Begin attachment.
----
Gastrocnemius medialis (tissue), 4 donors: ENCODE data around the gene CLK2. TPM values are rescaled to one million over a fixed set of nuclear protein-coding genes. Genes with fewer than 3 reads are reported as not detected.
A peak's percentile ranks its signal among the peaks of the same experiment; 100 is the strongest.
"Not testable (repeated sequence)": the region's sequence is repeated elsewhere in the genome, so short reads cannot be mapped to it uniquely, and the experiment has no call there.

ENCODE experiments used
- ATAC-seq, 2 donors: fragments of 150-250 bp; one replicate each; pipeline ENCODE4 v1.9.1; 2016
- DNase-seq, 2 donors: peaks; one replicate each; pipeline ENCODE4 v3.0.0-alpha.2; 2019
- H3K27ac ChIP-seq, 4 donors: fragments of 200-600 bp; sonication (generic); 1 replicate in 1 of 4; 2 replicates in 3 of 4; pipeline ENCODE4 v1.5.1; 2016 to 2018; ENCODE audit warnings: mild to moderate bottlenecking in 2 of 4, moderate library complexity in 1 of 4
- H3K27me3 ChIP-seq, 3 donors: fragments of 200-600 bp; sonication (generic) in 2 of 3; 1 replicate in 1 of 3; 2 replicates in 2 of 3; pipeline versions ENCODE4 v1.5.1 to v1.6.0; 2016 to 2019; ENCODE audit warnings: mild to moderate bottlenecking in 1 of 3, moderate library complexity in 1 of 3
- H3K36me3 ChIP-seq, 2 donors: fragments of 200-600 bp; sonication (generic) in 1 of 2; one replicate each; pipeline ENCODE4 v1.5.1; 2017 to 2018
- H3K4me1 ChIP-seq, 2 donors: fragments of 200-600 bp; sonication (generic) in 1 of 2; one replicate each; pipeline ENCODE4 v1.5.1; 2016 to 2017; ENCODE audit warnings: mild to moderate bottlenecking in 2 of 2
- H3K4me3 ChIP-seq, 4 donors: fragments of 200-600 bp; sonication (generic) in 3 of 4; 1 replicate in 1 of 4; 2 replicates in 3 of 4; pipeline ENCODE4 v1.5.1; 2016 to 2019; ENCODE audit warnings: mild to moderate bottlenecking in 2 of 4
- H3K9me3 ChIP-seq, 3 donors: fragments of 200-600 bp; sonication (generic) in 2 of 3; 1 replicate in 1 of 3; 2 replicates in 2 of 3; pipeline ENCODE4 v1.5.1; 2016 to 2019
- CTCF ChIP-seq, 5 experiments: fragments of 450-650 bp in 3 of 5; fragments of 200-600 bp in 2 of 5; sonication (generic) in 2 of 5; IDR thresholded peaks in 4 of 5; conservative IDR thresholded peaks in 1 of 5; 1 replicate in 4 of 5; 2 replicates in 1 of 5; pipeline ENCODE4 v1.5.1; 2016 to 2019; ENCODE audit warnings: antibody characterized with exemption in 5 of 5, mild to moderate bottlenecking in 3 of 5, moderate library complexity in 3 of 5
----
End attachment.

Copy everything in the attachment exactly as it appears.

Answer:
Gastrocnemius medialis (tissue), 4 donors: ENCODE data around the gene CLK2. TPM values are rescaled to one million over a fixed set of nuclear protein-coding genes. Genes with fewer than 3 reads are reported as not detected.
A peak's percentile ranks its signal among the peaks of the same experiment; 100 is the strongest.
"Not testable (repeated sequence)": the region's sequence is repeated elsewhere in the genome, so short reads cannot be mapped to it uniquely, and the experiment has no call there.

ENCODE experiments used
- ATAC-seq, 2 donors: fragments of 150-250 bp; one replicate each; pipeline ENCODE4 v1.9.1; 2016
- DNase-seq, 2 donors: peaks; one replicate each; pipeline ENCODE4 v3.0.0-alpha.2; 2019
- H3K27ac ChIP-seq, 4 donors: fragments of 200-600 bp; sonication (generic); 1 replicate in 1 of 4; 2 replicates in 3 of 4; pipeline ENCODE4 v1.5.1; 2016 to 2018; ENCODE audit warnings: mild to moderate bottlenecking in 2 of 4, moderate library complexity in 1 of 4
- H3K27me3 ChIP-seq, 3 donors: fragments of 200-600 bp; sonication (generic) in 2 of 3; 1 replicate in 1 of 3; 2 replicates in 2 of 3; pipeline versions ENCODE4 v1.5.1 to v1.6.0; 2016 to 2019; ENCODE audit warnings: mild to moderate bottlenecking in 1 of 3, moderate library complexity in 1 of 3
- H3K36me3 ChIP-seq, 2 donors: fragments of 200-600 bp; sonication (generic) in 1 of 2; one replicate each; pipeline ENCODE4 v1.5.1; 2017 to 2018
- H3K4me1 ChIP-seq, 2 donors: fragments of 200-600 bp; sonication (generic) in 1 of 2; one replicate each; pipeline ENCODE4 v1.5.1; 2016 to 2017; ENCODE audit warnings: mild to moderate bottlenecking in 2 of 2
- H3K4me3 ChIP-seq, 4 donors: fragments of 200-600 bp; sonication (generic) in 3 of 4; 1 replicate in 1 of 4; 2 replicates in 3 of 4; pipeline ENCODE4 v1.5.1; 2016 to 2019; ENCODE audit warnings: mild to moderate bottlenecking in 2 of 4
- H3K9me3 ChIP-seq, 3 donors: fragments of 200-600 bp; sonication (generic) in 2 of 3; 1 replicate in 1 of 3; 2 replicates in 2 of 3; pipeline ENCODE4 v1.5.1; 2016 to 2019
- CTCF ChIP-seq, 5 experiments: fragments of 450-650 bp in 3 of 5; fragments of 200-600 bp in 2 of 5; sonication (generic) in 2 of 5; IDR thresholded peaks in 4 of 5; conservative IDR thresholded peaks in 1 of 5; 1 replicate in 4 of 5; 2 replicates in 1 of 5; pipeline ENCODE4 v1.5.1; 2016 to 2019; ENCODE audit warnings: antibody characterized with exemption in 5 of 5, mild to moderate bottlenecking in 3 of 5, moderate library complexity in 3 of 5